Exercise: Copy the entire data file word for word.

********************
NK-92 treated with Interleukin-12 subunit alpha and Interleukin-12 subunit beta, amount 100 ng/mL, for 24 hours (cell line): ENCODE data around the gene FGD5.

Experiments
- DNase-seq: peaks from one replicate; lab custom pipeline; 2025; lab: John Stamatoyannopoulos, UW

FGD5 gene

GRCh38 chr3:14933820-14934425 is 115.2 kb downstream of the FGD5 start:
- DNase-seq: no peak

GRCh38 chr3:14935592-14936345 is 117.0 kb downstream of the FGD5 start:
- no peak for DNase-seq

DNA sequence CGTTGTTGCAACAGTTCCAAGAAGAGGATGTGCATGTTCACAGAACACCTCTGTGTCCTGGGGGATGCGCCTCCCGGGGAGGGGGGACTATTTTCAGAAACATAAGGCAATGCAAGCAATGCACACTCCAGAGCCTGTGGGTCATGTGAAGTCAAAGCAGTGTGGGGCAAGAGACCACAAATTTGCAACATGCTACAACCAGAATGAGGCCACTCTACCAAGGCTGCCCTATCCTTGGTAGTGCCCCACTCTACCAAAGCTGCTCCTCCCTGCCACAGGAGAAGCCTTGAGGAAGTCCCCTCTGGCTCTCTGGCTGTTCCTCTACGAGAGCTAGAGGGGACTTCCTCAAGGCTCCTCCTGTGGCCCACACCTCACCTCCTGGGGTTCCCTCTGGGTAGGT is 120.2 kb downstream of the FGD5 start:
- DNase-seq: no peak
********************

NK-92 treated with Interleukin-12 subunit alpha and Interleukin-12 subunit beta, amount 100 ng/mL, for 24 hours (cell line): ENCODE data around the gene FGD5.

Experiments
- DNase-seq: peaks from one replicate; lab custom pipeline; 2025; lab: John Stamatoyannopoulos, UW

FGD5 gene

GRCh38 chr3:14933820-14934425 is 115.2 kb downstream of the FGD5 start:
- DNase-seq: no peak

GRCh38 chr3:14935592-14936345 is 117.0 kb downstream of the FGD5 start:
- no peak for DNase-seq

DNA sequence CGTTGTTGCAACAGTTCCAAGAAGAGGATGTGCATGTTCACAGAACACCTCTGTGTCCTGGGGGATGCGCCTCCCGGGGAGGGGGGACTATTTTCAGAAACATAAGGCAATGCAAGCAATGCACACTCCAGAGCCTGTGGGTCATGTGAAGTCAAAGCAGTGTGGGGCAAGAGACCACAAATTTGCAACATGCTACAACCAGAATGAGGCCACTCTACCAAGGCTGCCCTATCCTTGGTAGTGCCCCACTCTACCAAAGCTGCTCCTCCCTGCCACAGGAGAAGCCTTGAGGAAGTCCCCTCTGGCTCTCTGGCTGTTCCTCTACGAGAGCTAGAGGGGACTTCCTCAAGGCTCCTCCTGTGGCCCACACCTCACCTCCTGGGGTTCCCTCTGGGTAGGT is 120.2 kb downstream of the FGD5 start:
- DNase-seq: no peak